On the presentation side, everything from the players to the various stadia appear as recognisably as you'd expect from an EA series that prides itself on authenticity. Player animation throughout each match is fluid and realistic, while the perspective given to incidents involving the referee are given an impressive televisual style appearance, shaky camera and all. Pre-match pleasantries are also very nice, with a dynamically panning camera capturing a roaring crowd and a pitch showered in confetti. While everything looks polished for the most part, there is often evidence of slowdown in cut scenes, as well as when there are a crowd of players on the screen at one time, which while not destroying your enjoyment by any means is pretty unforgivable. Shame on you, EA.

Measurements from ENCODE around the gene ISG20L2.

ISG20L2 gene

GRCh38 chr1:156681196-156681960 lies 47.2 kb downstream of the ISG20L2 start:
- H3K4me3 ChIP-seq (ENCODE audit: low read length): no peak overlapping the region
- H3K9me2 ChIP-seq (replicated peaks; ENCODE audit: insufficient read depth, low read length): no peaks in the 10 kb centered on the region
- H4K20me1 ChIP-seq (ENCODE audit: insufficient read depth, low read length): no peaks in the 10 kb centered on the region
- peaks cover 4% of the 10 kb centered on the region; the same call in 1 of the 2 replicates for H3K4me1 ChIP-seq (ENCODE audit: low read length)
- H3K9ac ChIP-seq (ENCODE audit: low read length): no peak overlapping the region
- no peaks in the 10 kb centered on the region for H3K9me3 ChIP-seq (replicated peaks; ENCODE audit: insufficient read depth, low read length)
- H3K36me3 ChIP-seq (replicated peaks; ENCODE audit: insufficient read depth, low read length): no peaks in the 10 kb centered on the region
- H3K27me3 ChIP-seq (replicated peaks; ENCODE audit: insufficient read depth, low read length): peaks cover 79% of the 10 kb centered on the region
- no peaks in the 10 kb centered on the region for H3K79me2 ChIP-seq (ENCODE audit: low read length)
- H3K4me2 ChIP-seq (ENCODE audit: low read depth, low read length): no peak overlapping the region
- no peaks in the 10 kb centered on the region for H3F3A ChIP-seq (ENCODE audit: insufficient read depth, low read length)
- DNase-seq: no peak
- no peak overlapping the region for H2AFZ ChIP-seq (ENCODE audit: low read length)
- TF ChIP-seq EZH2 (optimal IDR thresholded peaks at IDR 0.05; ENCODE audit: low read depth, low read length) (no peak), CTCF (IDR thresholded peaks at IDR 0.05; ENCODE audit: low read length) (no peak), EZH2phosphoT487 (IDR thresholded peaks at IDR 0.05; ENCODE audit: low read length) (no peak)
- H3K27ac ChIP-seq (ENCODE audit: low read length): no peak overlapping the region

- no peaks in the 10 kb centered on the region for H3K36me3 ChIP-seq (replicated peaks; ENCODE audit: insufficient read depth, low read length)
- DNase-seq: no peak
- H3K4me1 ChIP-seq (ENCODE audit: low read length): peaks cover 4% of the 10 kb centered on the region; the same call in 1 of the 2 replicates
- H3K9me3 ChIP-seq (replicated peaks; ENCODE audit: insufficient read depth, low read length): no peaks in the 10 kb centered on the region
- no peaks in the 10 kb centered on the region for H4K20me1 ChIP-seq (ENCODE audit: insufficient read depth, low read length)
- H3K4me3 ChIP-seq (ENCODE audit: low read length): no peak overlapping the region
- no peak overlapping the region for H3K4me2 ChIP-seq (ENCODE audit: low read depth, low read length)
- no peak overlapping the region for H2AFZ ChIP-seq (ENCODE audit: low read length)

What FIFA World Cup 2006 provides is a well-rounded experience that is the official virtual compliment to the real world events commencing in the next couple of weeks. As a standalone football game without all the World Cup-related fluff and filling, EA have provided something which is actually good fun to play (both off and online), certainly not like their frustratingly average efforts over recent years. As is usually the case when these bi-annual occasions occur, if you've got FIFA Soccer 2006 then there's really no need to fork out the extra cash for this effort, best sticking with what you've got or holding out for the upcoming release of the Daddy of soccer simulations, Konami's Pro Evolution, that, despite being overshadowed by all of FIFA's official branding, is still superior in terms of play.